Global cooperation and engagement is critical, as climate change and natural hazards continue to threaten the most vulnerable. Getting climate information to those who need it most is a priority. WMO is taking the lead in implementing the Global Framework for Climate Services (GFCS), the global effort to coordinate organizations engaged in producing and using climate information and services.
In the last issue of the Bulletin (Vol. 60(1)), we made the case for a GFCS, explored what climate services users need and showcased effective outreach strategies. This issue focuses on user needs, climate science and disaster risk reduction.
Our opening article puts a human face on climate change, eloquently and passionately expressed by the Prime Minister of the Republic Bangladesh in her address to WMO’s 16th World Meteorological Congress, held in Geneva in June 2011.
Her Excellency Sheikh Hasina describes her country’s “dire predicament” in the face of climate change, while declaring it is “a serious challenge to human existence”. She notes that implementing the GFCS would be a significant first step in the world’s collective efforts to combat the impacts of climate change. Ms. Hasina calls on GFCS to facilitate international cooperation in science-based climate prediction and services.
In this section, we take a “deep dive” into user needs in three sectors: water, agriculture and energy. Finally, a project in Ethiopia could be a template for improving climate services in Africa. These four articles clearly illustrate that the need for long-term historical climate information and products is as crucial as ever.
Water resources systems are planned based on climate information and are operated on the basis of weather information. The article presents a case study of building a dam and explains why seasonal climate outlooks – or predictions – are of growing interest to water resources managers in urban and rural areas. The author argues that mechanisms to improve cooperation and collaboration between the water and climate sectors can only be beneficial.
In the agriculture sector, climate is both a resource and a hazard. Climate change and climate variability are the main causes of stress on food production and availability. However, there is a big gap between what farmers need and available seasonal climate forecasts. The author calls on climate services providers to strengthen connections with users through engaging with user communities, building institutional and technical capacity, and decentralizing climate services to be closer to user needs.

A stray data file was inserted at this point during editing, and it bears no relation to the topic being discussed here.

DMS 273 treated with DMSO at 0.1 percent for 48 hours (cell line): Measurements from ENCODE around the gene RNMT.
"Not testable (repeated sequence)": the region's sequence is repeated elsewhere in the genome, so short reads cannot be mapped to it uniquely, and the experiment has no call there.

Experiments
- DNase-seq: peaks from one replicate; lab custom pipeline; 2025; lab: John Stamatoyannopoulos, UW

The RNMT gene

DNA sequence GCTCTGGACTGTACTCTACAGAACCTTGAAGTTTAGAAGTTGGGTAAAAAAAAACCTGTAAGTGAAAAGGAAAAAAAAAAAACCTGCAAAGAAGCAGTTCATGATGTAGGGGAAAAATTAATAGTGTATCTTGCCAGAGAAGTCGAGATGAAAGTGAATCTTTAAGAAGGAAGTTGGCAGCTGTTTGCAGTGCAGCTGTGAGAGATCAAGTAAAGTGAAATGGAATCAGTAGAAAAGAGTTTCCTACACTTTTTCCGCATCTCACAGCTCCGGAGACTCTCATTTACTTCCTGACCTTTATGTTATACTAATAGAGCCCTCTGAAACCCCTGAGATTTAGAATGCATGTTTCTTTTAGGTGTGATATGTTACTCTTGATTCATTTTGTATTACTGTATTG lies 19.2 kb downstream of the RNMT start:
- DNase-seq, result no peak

The energy sector has many requirements for meteorological services to support decision-making for day-to-day operations and longer-term strategic planning. This article focuses on the electricity sector and examines the challenges and opportunities that meteorological services could assist in addressing. The author notes that to make the GFCS truly effective, there needs to be a closer engagement between meteorological professionals and decision-makers.
Credible information about the past climate, recent trends and changes, likely future trajectories, and associated impacts is key to climate risk management. A project is underway in Ethiopia, focusing on improving data availability, access and use by communities. The famine crisis sweeping across the Horn of Africa is another reminder of how climate can destroy lives and livelihoods. The project results could be improved and scaled up to all countries in Africa, and are readily adaptable to national needs and circumstances.